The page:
We're back from our whirlwind tour of Virginia Beach. My son and I actually had a pretty good time together, despite the stress of testing, interviews and sleeping together in one room.
We arrived on Tuesday evening, grabbed a quick dinner, learned that the indoor pool was under renovation and both were in bed and asleep by 8 o'clock.
But at 2 a.m. my son woke me up. "Is it time to visit the schools yet?"
"No," I grumbled. "It's the middle of the night. Go back to sleep."
This happened every half hour for the rest of the morning until I finally turned the television on at 6:30 and told him to leave me alone. He was excited.
And then we showed up to the first school an hour early. We were there before the admissions people. I could have sworn she said, "I have your son scheduled for 8 a.m. to noon on Friday." Apparently she had said 9 a.m. to 11. Whatever. Being that early makes almost as bad an impression as being late.
But they let us sit in the office and wait for the 9 a.m. testing to begin. They had some blocks with numbers and math signs on them in a basket. My son sat on the floor and starting writing equations with the blocks. 6+5=11 and so forth.
You know what I was thinking! Is anyone watching this?
When my son and the other five kids who were going to be evaluated in a group that day gathered in the lobby, the admissions director sort of led introductions. Most of these were the kids who were applying from out of town.
She introduced a Canadian boy and asked him if he had taken a plane to Virginia. The kid buried in head in his dad's leg and sort of mumbled something. She introduced another boy and asked where he was from. He sort of mumbled, "Florida," but then refused to say another word.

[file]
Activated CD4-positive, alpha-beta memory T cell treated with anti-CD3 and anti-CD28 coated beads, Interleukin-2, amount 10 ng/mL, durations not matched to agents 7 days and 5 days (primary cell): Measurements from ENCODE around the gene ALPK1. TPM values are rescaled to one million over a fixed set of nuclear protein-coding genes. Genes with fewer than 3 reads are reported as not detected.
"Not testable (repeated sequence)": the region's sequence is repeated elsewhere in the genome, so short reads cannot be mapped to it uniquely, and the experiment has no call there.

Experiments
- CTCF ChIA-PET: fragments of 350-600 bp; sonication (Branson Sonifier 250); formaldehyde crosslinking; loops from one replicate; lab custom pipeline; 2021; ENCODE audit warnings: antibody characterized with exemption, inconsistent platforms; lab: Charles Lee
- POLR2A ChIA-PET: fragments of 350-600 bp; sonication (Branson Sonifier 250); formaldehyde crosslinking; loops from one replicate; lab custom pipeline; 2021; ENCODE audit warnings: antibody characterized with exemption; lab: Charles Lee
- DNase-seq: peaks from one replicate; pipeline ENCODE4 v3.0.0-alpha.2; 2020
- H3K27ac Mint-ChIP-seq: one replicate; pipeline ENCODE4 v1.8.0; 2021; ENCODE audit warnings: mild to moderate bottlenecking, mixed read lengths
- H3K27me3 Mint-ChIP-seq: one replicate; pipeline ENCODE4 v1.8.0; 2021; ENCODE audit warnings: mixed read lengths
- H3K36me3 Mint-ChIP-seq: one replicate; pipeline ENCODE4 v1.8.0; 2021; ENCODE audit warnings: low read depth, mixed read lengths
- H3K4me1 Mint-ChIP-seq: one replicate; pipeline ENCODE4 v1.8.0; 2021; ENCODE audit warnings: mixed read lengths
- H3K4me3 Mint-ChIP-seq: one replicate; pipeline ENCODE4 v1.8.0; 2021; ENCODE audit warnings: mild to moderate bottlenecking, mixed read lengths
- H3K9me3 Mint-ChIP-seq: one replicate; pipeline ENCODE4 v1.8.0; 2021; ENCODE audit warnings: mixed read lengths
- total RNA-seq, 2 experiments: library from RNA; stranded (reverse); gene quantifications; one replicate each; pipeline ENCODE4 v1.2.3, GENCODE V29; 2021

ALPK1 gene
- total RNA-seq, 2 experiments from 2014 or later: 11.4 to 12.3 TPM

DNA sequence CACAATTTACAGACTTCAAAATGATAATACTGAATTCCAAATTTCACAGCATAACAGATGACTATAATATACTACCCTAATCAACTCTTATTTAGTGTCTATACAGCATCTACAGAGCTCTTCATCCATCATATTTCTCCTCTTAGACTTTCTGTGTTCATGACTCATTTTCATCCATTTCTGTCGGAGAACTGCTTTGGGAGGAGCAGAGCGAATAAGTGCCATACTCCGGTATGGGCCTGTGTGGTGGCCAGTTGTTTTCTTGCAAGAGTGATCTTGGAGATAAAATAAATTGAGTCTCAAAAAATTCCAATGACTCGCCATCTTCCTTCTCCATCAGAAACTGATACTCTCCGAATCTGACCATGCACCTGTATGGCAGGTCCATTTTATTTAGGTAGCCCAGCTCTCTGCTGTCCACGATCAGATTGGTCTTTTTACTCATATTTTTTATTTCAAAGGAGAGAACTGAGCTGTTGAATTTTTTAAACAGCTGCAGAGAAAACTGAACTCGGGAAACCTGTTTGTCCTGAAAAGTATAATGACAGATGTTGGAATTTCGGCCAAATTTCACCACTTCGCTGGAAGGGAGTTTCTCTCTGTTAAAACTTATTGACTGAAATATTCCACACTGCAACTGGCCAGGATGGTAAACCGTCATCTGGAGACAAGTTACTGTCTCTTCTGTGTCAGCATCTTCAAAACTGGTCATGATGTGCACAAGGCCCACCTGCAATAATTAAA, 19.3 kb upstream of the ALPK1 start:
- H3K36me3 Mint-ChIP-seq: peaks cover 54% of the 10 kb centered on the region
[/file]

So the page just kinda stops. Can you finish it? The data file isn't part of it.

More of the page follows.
Then she said, "And here we have Little Tuna Boy..."
He took two steps forward and declared, "I'm from Louisiana and I had to take two airplanes to get here!" He even made accompanying hand gestures.
Well, I had told him to just be himself and he was certainly doing just that.
I have no idea how his testing went, because parents were not invited to watch. But I was very proud of him. He handled himself very well. We had a little interview and individual testing the next morning. He loved it all.
And this school was amazing! It had everything we love about our own school plus an unbelievable facility. And they even have a school orchestra and violin program.
In the meantime on Friday, we grabbed lunch and headed out to another school. At the first school I got the tour while he tested, but since this second school is going to use the testing scores from the first, he was able to tour with me.
He was very impressed with how big the school was. He asked pertinent questions and introduced himself to everyone he saw. Before we left, the admissions director actually offered us two spots at the school.
It's hard because I was constantly comparing that school to the one we had seen that morning. And that first school wasn't only one of the best in the area, it was one of the best in the country and it fit in with our family philosophy and style. I was as little put off that this second school was so eager to have us.
I mean, sure. I know I have pretty great kids, but they haven't even met my daughter yet. The recommendations our teachers and headmaster sent to this school must have been stellar.
Since we've been home, I can't stop thinking about the choice we need to make. The first school accepts 80 first graders so I think my son has a decent chance, plus he won't be the "new kid" there. But they currently have no room in the fourth grade, so unless someone moves, there is very little chance my daughter will get in there.
And the more I've thought about it, the more I think I like the second school. It can't quite compare to the first, but it is still a very good school. They have more military people than the first school and it definitely had a less "moneyed" atmosphere. It felt more homey but less academically outstanding.
Do I want send my kids to different schools?
I guess I should wait until we find out where we're accepted before I get myself all wound up about it. But I really do hope that by some stroke of luck, they both get into the first school. Still, it is comforting to know that we have a good school to go to there no matter what.
Of course, we STILL don't know if we're even moving to that area!
The stress around my house right now is absolutely palpable. This "not knowing" is the worst.